Quick exit from rocket car is not an option

RECORD BREAKER: The Bloodhound Super Sonic Car at Downing Street, London on June 24, 2013 that will attempt to break the land speed record in South Africa in 2014.
RECORD BREAKER: The Bloodhound Super Sonic Car at Downing Street, London on June 24, 2013 that will attempt to break the land speed record in South Africa in 2014.

Andy Green plans to soon drive a rocket car at 1600 kilometres per hour and he sees no reason to think about how to get out of it in a hurry should something go wrong.

The RAF fighter pilot already holds the world land speed record set in 1997 at the Bonneville Salt Flats clocking 1227.99kmh (763.035 mph) – which at Mach 1.016 was the first supersonic land record.

Now he has a new car, Bloodhound, and aims to hit 1609kmh which at a 1000mph "is a nice round number".

In Auckland promoting Bentley cars, he told a media briefing that they had thought of an ejector seat in Bloodhound, but realised they would have to design it specially – and there seemed no real point.

"An ejector seat would be the most dangerous thing in the car ... There isn't any reason to leave the car; you are already in the safest place."

Nor will the car have any fly-by-wire functions; Green says he does not want to trust in on-board computers, or their weight. And apart from anything else, the land speed rules require that the vehicle be continuously controlled by the driver.

Green's latest plan is costing around £20 million (NZ$38 million) and he freely concedes the world is "not in a most robust of financial conditions."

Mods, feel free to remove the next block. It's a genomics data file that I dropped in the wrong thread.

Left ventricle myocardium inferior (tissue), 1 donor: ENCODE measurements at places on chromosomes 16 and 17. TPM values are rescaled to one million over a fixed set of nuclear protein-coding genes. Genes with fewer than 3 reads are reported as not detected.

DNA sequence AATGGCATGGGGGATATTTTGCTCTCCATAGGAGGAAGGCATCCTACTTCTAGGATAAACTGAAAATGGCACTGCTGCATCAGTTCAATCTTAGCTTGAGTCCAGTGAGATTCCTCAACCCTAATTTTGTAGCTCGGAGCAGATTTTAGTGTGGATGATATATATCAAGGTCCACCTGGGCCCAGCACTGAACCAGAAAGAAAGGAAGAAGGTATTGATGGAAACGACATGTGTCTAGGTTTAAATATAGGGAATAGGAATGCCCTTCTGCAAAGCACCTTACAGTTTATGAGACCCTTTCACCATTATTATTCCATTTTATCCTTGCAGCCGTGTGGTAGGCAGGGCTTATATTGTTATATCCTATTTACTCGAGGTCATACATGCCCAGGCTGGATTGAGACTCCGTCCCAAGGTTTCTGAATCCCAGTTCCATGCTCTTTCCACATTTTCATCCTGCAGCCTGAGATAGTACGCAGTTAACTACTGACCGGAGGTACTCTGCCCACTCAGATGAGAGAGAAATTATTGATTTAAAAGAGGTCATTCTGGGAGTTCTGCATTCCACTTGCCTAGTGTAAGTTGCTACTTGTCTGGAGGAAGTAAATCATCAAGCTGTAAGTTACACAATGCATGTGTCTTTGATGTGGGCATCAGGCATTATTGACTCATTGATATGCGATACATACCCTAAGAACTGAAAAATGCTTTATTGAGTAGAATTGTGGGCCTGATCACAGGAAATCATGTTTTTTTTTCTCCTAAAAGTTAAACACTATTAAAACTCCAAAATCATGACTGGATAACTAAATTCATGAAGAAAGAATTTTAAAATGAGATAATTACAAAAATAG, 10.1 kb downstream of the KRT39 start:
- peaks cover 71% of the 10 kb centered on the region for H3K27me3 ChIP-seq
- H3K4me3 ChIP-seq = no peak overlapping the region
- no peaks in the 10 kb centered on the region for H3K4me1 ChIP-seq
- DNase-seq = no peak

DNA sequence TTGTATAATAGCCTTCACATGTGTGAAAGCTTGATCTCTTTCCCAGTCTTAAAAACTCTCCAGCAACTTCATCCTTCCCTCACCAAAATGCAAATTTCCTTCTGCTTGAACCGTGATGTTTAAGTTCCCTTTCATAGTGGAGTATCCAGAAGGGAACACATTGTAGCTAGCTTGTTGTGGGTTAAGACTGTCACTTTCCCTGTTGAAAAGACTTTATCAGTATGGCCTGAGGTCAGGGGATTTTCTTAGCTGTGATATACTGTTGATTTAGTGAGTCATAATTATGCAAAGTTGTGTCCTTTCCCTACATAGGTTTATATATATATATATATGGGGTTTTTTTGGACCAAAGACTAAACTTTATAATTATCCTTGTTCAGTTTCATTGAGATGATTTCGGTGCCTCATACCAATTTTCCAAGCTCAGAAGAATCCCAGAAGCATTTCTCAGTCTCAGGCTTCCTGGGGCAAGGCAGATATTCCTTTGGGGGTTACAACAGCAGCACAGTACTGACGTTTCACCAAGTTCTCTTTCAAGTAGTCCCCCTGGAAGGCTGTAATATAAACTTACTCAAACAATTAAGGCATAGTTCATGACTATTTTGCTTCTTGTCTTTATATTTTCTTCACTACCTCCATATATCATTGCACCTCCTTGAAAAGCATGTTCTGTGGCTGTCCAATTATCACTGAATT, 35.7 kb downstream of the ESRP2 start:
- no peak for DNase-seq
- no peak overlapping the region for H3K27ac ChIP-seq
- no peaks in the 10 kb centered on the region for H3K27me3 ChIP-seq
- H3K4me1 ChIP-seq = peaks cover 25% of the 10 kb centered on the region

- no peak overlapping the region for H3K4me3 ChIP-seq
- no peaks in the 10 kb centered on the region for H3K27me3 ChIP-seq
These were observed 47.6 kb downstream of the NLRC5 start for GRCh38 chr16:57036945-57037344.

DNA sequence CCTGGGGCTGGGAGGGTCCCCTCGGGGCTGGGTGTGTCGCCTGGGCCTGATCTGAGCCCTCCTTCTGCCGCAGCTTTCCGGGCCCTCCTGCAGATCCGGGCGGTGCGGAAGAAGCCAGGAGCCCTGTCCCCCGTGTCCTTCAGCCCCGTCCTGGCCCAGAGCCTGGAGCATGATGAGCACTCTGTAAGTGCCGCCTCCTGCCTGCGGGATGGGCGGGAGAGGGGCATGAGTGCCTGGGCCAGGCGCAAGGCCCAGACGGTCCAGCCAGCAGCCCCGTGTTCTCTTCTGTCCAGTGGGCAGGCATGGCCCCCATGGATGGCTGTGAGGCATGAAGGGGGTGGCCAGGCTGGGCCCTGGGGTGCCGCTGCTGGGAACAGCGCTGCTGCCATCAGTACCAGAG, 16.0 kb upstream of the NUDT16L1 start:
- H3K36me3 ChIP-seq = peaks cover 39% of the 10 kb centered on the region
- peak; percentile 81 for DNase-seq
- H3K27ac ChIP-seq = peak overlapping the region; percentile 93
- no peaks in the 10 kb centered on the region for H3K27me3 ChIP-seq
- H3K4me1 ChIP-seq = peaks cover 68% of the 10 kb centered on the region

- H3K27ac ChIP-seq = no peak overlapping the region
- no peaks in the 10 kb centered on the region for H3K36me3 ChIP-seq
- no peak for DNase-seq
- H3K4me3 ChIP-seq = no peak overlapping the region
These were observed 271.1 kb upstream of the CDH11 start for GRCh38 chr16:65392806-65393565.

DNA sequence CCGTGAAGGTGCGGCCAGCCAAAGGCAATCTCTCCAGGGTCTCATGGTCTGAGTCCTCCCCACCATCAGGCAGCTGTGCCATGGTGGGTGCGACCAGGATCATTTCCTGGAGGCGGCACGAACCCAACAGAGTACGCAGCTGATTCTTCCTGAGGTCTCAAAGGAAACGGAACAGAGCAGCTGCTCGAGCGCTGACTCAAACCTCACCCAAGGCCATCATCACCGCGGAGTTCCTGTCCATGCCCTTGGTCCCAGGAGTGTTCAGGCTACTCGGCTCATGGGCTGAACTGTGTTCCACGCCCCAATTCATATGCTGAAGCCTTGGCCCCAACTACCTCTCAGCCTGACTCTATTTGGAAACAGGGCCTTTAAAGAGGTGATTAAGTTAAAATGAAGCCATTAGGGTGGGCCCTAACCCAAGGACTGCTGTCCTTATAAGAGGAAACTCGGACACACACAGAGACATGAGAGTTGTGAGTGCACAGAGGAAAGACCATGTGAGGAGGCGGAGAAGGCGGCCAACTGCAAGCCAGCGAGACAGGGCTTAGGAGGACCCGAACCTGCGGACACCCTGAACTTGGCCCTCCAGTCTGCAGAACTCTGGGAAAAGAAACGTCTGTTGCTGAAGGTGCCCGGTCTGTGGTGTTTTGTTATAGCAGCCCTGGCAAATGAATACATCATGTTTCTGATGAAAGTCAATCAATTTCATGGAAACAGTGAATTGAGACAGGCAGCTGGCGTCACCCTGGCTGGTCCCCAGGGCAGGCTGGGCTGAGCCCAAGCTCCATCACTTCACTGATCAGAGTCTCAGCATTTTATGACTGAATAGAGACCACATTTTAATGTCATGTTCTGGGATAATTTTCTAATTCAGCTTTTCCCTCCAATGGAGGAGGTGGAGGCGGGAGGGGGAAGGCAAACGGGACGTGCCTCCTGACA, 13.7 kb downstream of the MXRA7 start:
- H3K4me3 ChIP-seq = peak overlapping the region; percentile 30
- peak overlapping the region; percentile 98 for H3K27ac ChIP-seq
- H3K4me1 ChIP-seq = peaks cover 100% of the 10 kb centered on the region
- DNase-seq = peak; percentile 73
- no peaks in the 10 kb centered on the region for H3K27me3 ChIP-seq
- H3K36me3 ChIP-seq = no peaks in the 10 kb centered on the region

Sponsors want something more than just a record which has a "big-so-what at the end of it...

"National pride doesn't cut it any more."

The team has to pitch the effort at a global youth audience and when the car sets out on its record run, multiple onboard cameras will offer live-streaming of every twitch.

"Our target audience is 12-year-old and she is still in school."

They are framing it as an engineering adventure and using it to reignite interest in science and engineering. They are trying to generate the same interest that the US Apollo programme did in the race to the Moon: "a land based space race."

"This is a human endeavour story, its abut people and technology."

Since he set the current record, their has been a hiatus in efforts by rivals. But it has started up again with a couple of US teams, an Australian, and New Zealand's own Jet Black now in the race for the new record.

Green says he thinks Jet Black have the most challenging design.

"They have the most sophisticated car by design. I really hope we get to see that car."

He noted that New Zealand did have an interest in speed, including Burt Monro in motorbikes at Bonneville. And in 1932, one Norman Smith made an attempt on the world land speed record in New Zealand. His car achieved speeds of up to 200 mph but did not pass the world speed record of 245 mph.

Green said he did not know the financial or support base behind Jet Black but he noted they needed a great deal, if only to make a purpose built track. At the speeds the next record will be set tyres are not an option, they will have to be solid wheels.

And Bonneville is going soft and will not support such wheels with next year's record attempt to be on a purpose-build mud track in South Africa.

HOW FAST SIR?: British Royal Air Force Wing Commander, Andy Green poses next to the super sonic car, Bloodhound SSC at Downing Street, London, on June 24, 2013.
HOW FAST SIR?: British Royal Air Force Wing Commander, Andy Green poses next to the super sonic car, Bloodhound SSC at Downing Street, London, on June 24, 2013.

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